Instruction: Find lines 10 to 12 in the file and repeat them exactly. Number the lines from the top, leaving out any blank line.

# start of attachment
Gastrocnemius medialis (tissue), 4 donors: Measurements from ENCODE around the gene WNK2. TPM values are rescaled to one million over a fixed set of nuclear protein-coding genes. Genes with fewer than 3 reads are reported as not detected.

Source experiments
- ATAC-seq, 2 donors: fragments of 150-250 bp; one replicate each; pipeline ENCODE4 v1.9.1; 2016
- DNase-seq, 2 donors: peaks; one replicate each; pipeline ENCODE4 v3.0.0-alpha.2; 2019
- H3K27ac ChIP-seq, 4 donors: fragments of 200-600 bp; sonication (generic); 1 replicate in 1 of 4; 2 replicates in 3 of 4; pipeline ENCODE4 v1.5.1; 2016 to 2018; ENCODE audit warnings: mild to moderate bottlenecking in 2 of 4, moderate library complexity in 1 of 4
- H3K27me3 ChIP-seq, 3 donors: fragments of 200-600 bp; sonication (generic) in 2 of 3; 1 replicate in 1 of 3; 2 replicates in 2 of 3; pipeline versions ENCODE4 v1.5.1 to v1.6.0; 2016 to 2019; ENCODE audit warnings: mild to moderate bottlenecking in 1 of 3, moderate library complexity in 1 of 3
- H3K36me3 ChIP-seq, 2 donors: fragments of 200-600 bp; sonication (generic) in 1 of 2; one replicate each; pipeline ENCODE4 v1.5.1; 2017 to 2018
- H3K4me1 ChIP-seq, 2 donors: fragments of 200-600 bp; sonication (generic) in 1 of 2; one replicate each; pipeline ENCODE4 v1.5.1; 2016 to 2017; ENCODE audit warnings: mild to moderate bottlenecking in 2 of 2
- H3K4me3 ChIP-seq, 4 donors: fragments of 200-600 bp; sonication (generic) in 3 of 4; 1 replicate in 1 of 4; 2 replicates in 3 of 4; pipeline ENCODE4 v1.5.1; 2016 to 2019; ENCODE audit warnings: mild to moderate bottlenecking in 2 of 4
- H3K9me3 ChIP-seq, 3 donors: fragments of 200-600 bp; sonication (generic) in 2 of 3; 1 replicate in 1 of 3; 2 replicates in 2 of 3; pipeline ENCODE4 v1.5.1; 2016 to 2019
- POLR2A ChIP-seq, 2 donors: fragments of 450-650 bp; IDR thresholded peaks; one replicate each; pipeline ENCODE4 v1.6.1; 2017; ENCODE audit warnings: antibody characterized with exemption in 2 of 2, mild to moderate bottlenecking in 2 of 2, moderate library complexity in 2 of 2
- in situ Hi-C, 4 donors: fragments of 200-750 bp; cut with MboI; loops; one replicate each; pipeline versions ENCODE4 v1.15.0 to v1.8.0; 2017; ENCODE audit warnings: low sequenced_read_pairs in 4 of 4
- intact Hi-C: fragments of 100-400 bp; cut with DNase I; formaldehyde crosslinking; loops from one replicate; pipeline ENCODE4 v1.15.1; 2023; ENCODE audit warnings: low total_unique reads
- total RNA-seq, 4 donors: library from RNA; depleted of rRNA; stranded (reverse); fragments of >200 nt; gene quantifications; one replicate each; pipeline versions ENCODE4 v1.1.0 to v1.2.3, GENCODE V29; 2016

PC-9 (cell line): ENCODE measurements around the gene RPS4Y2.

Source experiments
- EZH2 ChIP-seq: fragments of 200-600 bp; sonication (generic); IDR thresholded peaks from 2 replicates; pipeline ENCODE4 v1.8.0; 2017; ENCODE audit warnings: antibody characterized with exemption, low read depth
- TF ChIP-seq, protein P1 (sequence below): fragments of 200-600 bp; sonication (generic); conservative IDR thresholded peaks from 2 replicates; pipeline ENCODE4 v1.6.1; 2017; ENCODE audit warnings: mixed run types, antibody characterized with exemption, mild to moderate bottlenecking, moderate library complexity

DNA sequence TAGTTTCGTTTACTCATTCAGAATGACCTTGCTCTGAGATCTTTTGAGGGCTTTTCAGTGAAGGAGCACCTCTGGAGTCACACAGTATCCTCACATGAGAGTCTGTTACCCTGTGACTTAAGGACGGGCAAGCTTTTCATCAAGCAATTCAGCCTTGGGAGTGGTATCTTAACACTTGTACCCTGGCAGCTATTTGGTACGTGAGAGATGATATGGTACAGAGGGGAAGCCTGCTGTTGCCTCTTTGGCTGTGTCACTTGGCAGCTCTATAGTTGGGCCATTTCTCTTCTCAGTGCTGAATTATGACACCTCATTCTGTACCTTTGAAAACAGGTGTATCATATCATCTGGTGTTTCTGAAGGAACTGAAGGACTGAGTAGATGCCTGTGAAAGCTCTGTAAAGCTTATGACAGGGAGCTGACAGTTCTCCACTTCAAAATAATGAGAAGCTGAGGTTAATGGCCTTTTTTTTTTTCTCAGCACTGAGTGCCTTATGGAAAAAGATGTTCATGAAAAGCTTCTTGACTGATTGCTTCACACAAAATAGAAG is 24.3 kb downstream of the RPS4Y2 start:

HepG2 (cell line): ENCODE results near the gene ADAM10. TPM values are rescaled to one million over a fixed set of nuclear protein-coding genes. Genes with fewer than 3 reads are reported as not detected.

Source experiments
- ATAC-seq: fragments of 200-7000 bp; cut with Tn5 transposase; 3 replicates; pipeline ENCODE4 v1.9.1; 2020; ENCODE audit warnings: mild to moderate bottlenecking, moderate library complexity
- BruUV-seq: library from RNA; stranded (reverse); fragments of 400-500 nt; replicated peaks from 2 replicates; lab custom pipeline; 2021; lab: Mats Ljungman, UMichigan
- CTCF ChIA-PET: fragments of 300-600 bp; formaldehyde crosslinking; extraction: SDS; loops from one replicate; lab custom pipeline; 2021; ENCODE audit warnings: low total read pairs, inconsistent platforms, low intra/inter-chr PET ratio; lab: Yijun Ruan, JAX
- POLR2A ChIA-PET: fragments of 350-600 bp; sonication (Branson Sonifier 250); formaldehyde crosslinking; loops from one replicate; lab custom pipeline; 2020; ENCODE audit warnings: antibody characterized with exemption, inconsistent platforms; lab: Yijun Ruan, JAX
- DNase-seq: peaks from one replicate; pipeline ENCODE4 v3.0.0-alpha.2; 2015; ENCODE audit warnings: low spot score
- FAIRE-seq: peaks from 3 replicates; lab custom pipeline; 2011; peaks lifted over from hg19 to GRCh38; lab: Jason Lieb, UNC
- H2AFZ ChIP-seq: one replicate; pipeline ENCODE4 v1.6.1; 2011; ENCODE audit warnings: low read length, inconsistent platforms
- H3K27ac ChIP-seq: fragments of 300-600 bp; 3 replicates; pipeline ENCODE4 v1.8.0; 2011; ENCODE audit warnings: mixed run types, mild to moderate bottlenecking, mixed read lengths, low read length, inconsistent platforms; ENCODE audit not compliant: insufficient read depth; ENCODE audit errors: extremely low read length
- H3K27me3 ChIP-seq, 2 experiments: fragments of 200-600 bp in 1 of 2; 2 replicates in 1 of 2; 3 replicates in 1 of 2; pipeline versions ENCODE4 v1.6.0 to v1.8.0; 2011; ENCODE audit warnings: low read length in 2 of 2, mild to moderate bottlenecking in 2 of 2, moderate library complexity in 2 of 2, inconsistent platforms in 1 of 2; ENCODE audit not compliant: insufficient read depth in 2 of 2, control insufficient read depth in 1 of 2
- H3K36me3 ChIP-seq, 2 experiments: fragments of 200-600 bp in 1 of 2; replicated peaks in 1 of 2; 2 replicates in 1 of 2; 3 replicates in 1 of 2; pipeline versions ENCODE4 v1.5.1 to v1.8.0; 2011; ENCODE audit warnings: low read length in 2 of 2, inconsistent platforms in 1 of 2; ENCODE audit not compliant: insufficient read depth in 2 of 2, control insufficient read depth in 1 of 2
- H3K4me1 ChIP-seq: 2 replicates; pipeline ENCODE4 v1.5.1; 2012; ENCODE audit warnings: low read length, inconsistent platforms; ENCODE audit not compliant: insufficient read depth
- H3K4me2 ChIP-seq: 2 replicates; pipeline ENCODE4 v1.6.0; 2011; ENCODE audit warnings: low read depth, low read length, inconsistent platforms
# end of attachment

- H3K9me3 ChIP-seq, 3 donors: fragments of 200-600 bp; sonication (generic) in 2 of 3; 1 replicate in 1 of 3; 2 replicates in 2 of 3; pipeline ENCODE4 v1.5.1; 2016 to 2019
- POLR2A ChIP-seq, 2 donors: fragments of 450-650 bp; IDR thresholded peaks; one replicate each; pipeline ENCODE4 v1.6.1; 2017; ENCODE audit warnings: antibody characterized with exemption in 2 of 2, mild to moderate bottlenecking in 2 of 2, moderate library complexity in 2 of 2
- in situ Hi-C, 4 donors: fragments of 200-750 bp; cut with MboI; loops; one replicate each; pipeline versions ENCODE4 v1.15.0 to v1.8.0; 2017; ENCODE audit warnings: low sequenced_read_pairs in 4 of 4